We know that this is not new to COVID. We saw that with tuberculosis in Inuit communities where, in some cases, rates are 300 times what Canada has, it is not new. And so that is something that we have to work with. And as we ask Indigenous communities to take extraordinary measures that we wouldn't ask non-Indigenous communities to do - repurposing gyms, having isolation units - we're really doing the best we can to ensure that people stay safe.
We've had variant scares in communities like Pauingassi and Cross Lake which turned out not to be the case, but did ring an alarm bell. And you need to presume that they are variants until you've ruled them out. So be extra cautious. Those basic health protocols like washing your hands, keeping your distance, limiting your interaction, just really bringing that home and ensuring that local health authorities have all the assets available and resources available to get that message out and to make sure that people are doing what they should to prevent the variants, one from getting in, and when and if they do, from spreading. We've had undocumented cases again, reports of those variants being present in communities. And it is not a matter of if, but when they are finally identified. The next logical point of discussion is most likely one in and around vaccines, ensuring that communities are being properly prioritized, according to the latest revised rules of the National Advisory Committee on Immunization.
WT - I'm going to jump in here. I called several remote communities this morning and they said that they had requested extra housing so that they could distance properly, and in their words, 'crickets'. Should they contact you directly if their requests were not answered?
Minister Miller - I've heard the same thing, but there are two discussions to be had here. One, the real and present challenge that we need to face head-on coming out of COVID is how to address the historical inequity in and around overcrowding in housing, as a health challenge as much as a housing challenge and an infrastructure challenge. You can imagine how difficult it is to signal a massive housing build in the middle of a historical pandemic. So, the question then is how do we alleviate some of the overcrowding during COVID? And that's a multipronged approach, one ensuring that people can properly isolate, making sure communities have the proper resources to repurpose gyms and again….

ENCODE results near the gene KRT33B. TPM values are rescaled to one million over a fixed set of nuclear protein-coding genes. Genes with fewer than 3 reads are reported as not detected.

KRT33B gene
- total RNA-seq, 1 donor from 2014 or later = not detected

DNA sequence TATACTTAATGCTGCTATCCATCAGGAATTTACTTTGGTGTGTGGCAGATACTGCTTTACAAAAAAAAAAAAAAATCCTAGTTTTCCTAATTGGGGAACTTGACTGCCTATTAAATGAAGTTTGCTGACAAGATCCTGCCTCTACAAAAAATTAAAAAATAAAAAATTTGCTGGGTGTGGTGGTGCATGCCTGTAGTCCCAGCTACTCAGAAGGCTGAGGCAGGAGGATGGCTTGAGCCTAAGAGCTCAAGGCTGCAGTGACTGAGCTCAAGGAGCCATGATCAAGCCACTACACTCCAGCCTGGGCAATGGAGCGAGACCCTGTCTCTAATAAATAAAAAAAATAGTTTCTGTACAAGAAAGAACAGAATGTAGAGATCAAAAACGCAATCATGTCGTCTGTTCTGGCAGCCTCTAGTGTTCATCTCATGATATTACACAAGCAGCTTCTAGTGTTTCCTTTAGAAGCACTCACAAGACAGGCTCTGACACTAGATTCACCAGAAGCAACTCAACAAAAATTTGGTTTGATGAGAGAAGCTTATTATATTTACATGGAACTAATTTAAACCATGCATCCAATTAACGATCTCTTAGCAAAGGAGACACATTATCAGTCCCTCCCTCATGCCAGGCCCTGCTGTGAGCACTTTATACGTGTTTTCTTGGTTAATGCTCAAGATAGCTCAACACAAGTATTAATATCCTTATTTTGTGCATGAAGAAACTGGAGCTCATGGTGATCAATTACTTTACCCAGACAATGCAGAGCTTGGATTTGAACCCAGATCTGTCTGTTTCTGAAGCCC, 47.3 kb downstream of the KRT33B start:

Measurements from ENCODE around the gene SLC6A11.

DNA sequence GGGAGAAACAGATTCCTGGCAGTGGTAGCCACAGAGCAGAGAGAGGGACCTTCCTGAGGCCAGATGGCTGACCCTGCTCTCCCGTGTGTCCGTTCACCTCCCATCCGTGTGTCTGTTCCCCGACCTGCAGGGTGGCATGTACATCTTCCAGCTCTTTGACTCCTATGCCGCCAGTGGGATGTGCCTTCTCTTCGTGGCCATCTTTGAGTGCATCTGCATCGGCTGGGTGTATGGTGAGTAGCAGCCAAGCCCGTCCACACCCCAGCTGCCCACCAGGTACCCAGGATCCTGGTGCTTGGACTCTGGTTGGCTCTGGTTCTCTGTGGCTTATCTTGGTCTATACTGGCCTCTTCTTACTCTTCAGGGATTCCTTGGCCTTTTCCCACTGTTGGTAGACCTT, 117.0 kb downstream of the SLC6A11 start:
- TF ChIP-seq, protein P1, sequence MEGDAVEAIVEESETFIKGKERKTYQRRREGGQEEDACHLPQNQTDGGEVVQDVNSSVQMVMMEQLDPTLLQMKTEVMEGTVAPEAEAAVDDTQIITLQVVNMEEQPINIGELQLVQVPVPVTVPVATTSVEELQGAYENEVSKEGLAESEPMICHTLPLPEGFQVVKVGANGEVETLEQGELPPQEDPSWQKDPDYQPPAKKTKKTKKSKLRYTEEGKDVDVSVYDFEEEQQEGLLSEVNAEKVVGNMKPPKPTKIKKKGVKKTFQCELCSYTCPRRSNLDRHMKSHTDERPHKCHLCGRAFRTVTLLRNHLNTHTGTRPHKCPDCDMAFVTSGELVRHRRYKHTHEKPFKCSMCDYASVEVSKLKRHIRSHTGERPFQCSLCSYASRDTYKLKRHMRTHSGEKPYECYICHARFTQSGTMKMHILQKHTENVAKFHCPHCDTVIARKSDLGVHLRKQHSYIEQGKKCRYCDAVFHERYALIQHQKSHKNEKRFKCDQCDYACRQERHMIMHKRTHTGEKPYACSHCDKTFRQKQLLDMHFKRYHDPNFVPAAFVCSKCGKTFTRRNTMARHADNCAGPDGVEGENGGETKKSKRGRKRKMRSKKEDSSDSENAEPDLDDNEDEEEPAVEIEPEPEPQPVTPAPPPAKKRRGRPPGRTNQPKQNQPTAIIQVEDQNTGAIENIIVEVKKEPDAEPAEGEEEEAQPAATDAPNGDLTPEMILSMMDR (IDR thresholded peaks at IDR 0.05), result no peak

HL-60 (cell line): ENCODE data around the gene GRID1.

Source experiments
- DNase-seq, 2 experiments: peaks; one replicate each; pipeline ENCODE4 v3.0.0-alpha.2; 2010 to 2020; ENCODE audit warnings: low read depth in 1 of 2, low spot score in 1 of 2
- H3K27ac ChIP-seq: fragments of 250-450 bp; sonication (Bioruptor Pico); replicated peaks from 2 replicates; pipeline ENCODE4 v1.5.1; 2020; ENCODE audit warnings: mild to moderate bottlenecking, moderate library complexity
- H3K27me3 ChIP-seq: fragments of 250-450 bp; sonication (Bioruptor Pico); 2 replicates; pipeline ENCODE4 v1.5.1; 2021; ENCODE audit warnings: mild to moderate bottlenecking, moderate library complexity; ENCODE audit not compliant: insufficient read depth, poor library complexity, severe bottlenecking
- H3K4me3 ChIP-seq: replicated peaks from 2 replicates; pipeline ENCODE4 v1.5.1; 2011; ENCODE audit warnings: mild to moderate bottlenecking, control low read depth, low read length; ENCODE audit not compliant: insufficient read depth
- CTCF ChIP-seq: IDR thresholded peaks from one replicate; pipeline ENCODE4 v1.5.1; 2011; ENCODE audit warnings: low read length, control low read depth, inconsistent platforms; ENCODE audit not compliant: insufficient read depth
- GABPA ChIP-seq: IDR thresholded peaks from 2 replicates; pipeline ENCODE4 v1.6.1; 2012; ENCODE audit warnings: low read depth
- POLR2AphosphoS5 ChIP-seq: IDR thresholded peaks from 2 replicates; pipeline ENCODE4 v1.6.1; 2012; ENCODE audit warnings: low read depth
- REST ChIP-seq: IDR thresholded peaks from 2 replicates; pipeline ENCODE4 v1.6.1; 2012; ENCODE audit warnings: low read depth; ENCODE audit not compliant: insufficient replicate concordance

WT – Many say, they don't any solutions now, Minister Miller -.
Minister Miller - Well, that leads me to the second point I was about to make which is that we do have the opportunity to appropriate and repurpose a number of modular units to get into communities and we have done so in a number of cases. But again, it depends on the community. It depends on the plans they have. And if some communities are not hearing something, then they should absolutely contact me. I'm in contact with a number of the communities that are in rather significant outbreaks as to how we do precisely that. Another element that I didn't mention that resides under CMHC, is the over $1 billion rapid housing initiative that was announced by Minister Hussen to which Indigenous communities are eligible. That process is still ongoing.
And I know we're in late February, but I'm hoping that we do have some news soon on that extraordinary initiative that was announced a few months ago.
WT - Is that money available now to communities if they need extra housing or is this something that will take six to eight months?
Minister Miller - Again, we don't know the full course of the pandemic and whether there'll be a third wave and how long this will actually persist.
We do see light at the end of the tunnel, and I believe these rapid housing units are supposed to be built in the current year, as the tendering process for that initiative closed at the end of December.
There are a number of Indigenous communities that did apply for their needs, and those communities are eagerly awaiting answers. But I don't have one for them on that particular initiative as of yet. On the other hand, in communities like Shamattawa that had a very large outbreak in December, Indigenous Services Canada was able to find extraordinary funds to get to them and to be able to alleviate on an emergency basis some of their needs, because the spread was due in part to the overcrowding.